Despite Historic Ties, Ethiopia and Eritrea Gird for War
By Karl Vick
"There will have to be a few more battles, I'm afraid," a senior adviser to Eritrean President Issaias Afewerki said with a sigh earlier this month. And in the following days, while diplomats from a half-dozen countries fanned fading hopes of peace, both sides continued moving troops to the front.
There were other movements as well. More than 700 Eritreans who had been living in Ethiopia were loaded onto trucks and driven hundreds of miles to the border. As many as 5,000 more await a similar fate after having been rounded up by Ethiopian authorities and detained in a pair of open camps near Addis Ababa, the capital, according to Human Rights Watch/Africa. The New York-based advocacy group condemns the expulsions as harassment of civilians.
"Only men," said Human Rights Watch's Suliman Baldo of those expelled. "They've left families alone."
The Ethiopian government calls the forced expulsions militarily necessary. Selome Taddesse, the government's spokeswoman, said Ethiopia has targeted local officials of the Eritrean People's Liberation Front, the party that rules Eritrea -- and has an office in Addis Ababa -- as well as an Eritrean community organization and business people suspected of supporting the enemy effort.
In addition, Eritreans in "security-sensitive posts," such as telecommunications and the electric company, were obliged to take one month's "leave" but were not forced out of the country, Selome maintained. More than a half-million Eritreans live in Ethiopia, by the government's count.
The Eritrean government admits to no similar policy toward the estimated 100,000 Ethiopians who reside within its borders. But many of them have been lining up outside the Ethiopian Embassy in Asmara, the Eritrean capital, in search of the documentation that would assure them reentry into their home country if they are forced out of Eritrea.
In their way, the expulsions represent the most confounding fracture yet in relations between the two countries, erstwhile allies whose populations, militaries and fates appeared bound tightly together as recently as a few weeks ago.
"We didn't think a thing like this could happen," said Solomon Abraha, a travel agent in Asmara. "I'm still not out of the surprise of it."
The complications only begin with the fact that the governments of both Ethiopia and Eritrea grew out of rebel movements that in 1991 together defeated a repressive Marxist regime ruling Ethiopia. Eritrea, which had been an Ethiopian province, voted to become independent and became a nation in 1993. The neighbors maintained an open border, and the level of official trust was such that the authors of one military reference book cautioned readers that the arsenal of one might be shared with that of the other.
What makes the specter of mass expulsions so confusing is the extent to which heritage is shared as well. Even Eritreans and Ethiopians sometimes have trouble telling one another apart. As Ethiopian Foreign Minister Seyoum Mesfin declared in defending the "very few" expulsions, the countries are linked by "blood, culture, history, economy, trade and all other sectors."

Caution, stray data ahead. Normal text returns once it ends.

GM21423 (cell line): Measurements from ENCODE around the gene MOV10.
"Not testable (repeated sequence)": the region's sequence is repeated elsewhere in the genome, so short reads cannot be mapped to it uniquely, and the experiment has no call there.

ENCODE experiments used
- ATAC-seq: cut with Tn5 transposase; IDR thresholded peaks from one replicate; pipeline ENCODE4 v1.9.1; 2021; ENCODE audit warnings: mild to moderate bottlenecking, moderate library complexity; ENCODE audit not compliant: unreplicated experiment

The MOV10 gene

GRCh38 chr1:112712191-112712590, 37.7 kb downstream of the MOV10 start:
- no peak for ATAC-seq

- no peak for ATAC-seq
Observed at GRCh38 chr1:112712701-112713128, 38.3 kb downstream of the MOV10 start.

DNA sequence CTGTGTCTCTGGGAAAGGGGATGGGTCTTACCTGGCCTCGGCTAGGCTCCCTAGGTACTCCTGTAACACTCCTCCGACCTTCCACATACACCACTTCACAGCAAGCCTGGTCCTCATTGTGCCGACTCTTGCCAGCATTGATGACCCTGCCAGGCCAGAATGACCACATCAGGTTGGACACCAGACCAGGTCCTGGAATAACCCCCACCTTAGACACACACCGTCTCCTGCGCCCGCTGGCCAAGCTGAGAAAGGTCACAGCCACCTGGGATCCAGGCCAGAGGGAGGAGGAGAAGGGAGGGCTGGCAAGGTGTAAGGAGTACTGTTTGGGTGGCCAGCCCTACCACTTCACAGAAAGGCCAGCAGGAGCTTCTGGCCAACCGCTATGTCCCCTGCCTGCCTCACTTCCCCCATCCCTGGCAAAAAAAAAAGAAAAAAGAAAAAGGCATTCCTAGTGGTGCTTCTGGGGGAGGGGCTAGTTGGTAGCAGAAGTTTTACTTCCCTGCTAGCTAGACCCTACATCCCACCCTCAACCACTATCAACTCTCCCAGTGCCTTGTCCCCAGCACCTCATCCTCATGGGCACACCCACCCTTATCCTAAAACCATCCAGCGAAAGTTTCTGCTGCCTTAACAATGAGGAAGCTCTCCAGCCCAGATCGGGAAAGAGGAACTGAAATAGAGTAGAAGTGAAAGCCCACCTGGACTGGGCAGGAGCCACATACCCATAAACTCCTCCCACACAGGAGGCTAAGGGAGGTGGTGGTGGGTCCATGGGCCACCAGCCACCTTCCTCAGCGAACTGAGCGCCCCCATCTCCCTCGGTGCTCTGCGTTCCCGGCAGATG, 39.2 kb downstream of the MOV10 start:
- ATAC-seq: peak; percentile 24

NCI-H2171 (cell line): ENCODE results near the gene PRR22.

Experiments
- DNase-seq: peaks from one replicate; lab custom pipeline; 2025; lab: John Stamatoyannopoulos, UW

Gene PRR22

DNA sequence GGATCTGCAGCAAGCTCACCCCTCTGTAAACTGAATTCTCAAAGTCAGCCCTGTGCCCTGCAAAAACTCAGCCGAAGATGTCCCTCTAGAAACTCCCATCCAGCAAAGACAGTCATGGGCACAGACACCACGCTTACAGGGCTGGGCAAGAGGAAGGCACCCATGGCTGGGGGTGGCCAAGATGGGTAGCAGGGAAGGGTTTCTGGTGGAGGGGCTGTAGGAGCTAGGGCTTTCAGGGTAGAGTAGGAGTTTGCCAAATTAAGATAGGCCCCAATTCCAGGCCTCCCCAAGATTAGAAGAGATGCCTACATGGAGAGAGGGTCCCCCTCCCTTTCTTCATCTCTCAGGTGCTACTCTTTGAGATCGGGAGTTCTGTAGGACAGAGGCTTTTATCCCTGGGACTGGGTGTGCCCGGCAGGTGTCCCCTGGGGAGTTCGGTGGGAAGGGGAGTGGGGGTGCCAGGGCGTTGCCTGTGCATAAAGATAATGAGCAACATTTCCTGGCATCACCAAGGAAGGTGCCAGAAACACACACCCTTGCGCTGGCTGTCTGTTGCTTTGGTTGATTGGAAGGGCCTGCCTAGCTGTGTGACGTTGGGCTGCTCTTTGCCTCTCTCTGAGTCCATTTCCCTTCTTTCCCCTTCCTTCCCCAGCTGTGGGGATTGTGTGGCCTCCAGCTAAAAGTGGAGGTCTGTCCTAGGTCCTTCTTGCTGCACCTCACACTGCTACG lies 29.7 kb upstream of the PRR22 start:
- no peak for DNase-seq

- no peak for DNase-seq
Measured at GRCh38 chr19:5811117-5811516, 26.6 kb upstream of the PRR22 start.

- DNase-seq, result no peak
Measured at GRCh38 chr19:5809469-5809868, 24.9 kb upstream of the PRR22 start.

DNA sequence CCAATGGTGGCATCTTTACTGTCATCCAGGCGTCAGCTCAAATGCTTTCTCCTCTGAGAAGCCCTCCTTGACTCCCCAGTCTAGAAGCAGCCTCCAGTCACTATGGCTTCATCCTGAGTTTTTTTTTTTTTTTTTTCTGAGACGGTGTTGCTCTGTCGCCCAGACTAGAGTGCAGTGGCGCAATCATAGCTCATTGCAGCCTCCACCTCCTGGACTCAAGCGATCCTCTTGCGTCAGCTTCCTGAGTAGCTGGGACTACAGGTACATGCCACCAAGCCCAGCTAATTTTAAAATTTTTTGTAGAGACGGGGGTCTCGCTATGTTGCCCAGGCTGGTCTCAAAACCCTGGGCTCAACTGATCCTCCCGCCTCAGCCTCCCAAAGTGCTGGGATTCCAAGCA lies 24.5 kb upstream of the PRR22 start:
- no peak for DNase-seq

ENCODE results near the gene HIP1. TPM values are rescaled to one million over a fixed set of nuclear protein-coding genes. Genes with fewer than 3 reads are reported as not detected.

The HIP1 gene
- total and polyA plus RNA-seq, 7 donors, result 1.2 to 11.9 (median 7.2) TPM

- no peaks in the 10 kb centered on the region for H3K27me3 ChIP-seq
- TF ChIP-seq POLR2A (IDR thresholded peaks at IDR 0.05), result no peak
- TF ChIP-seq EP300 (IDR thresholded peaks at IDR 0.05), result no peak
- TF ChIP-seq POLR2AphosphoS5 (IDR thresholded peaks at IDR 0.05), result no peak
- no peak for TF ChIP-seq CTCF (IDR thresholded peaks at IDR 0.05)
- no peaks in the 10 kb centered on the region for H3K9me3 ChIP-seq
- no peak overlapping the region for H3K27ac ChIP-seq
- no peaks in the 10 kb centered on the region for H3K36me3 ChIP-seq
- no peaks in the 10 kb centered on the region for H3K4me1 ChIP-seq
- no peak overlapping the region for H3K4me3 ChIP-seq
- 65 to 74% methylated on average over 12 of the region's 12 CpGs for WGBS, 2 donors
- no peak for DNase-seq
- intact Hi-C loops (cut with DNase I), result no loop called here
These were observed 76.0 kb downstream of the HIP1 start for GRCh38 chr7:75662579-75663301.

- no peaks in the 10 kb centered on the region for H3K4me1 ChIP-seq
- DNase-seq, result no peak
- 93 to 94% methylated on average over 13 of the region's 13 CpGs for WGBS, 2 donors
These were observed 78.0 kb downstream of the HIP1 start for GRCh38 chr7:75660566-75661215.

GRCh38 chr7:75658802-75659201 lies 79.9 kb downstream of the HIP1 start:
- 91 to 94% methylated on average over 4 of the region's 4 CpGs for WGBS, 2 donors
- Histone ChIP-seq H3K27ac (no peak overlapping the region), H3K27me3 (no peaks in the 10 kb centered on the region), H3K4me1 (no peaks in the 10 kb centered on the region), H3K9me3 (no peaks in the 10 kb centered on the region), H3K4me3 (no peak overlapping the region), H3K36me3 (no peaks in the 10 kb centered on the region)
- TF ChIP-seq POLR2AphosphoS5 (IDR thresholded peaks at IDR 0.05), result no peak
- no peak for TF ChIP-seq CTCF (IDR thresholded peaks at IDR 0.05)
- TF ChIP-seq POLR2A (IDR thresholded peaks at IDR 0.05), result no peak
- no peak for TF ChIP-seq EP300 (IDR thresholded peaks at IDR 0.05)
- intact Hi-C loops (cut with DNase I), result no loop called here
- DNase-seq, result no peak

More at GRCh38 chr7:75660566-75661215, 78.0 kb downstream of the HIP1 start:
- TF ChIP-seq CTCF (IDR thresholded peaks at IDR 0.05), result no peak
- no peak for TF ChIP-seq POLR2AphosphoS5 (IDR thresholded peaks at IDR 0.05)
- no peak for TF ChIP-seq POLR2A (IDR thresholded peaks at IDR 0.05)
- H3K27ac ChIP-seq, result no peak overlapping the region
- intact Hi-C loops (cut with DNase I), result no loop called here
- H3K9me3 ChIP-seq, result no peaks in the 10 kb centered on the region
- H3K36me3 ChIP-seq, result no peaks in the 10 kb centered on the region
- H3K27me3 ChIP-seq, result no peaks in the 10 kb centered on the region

Intermarriage has been commonplace for generations, especially between Eritreans and natives of Tigray, the northwestern Ethiopian region that gave birth to the Ethiopian rebel movement and borders Eritrea. In fact, the mother of Eritrea's Issaias is from Tigray, and an Eritrean gave birth to Ethiopian Prime Minister Meles Zenawi. The two men, who for years led their rebel forces in concert with one another, have had a falling out. Today, Meles threatened to teach his former ally "a lesson."
The years of shared struggle are remembered in the trenches. "The fact that the people of Tigray are our friends is always in the grapevine," said Negusse Beya, an Eritrean prisoner of war made available to reporters by Ethiopian officials. "In fact, some say our brotherhood, our friendship was sealed by the blood of two peoples. But they also say that the real problem is Badame."
Badame is the heart of a 160-square-mile section of land that each country claims the other is trying to steal. It is remote and semi-arid, but the struggle for it summons twin rallying cries of national sovereignty.
"I'm very glad and very happy that I was on the side of the Eritrean struggle for independence," said Kiros Fetiwi, a colonel in the Ethiopian army, after a day spent directing attacks on Eritrean forces arrayed in the border town of Zalembessa. "But now they have invaded our sovereignty, and I will struggle against them at the level I struggled before."
Not every Ethiopian expresses such happiness about an independent Eritrea, the creation of which left Ethiopia without access to the Red Sea. And as Ethiopians rally to the flag, Eritreans worry aloud that the border dispute may become an excuse to try to reverse history.
They were disquieted by heavy fighting on the road to Assab, an Eritrean port hundreds of miles from the disputed area around Badame, and took no comfort from a recent rapprochement between Meles's government and an expatriate group called One Ethiopia. The group is composed largely of members of Ethiopia's historically elite Amharic ethnic group, which has been harshly critical of the current government. But at a Washington meeting June 14 the group welcomed Ethiopia's U.S. ambassador and vice minister of foreign affairs.
A former high-ranking Pentagon official said the reconciliation "could be real dangerous." James L. Woods, a former deputy assistant secretary for African affairs at the Pentagon, said: "The Amharic is saying this is a chance to get the sea coast back. They're trying to goad Meles into all-out war."
© Copyright 1998 The Washington Post Company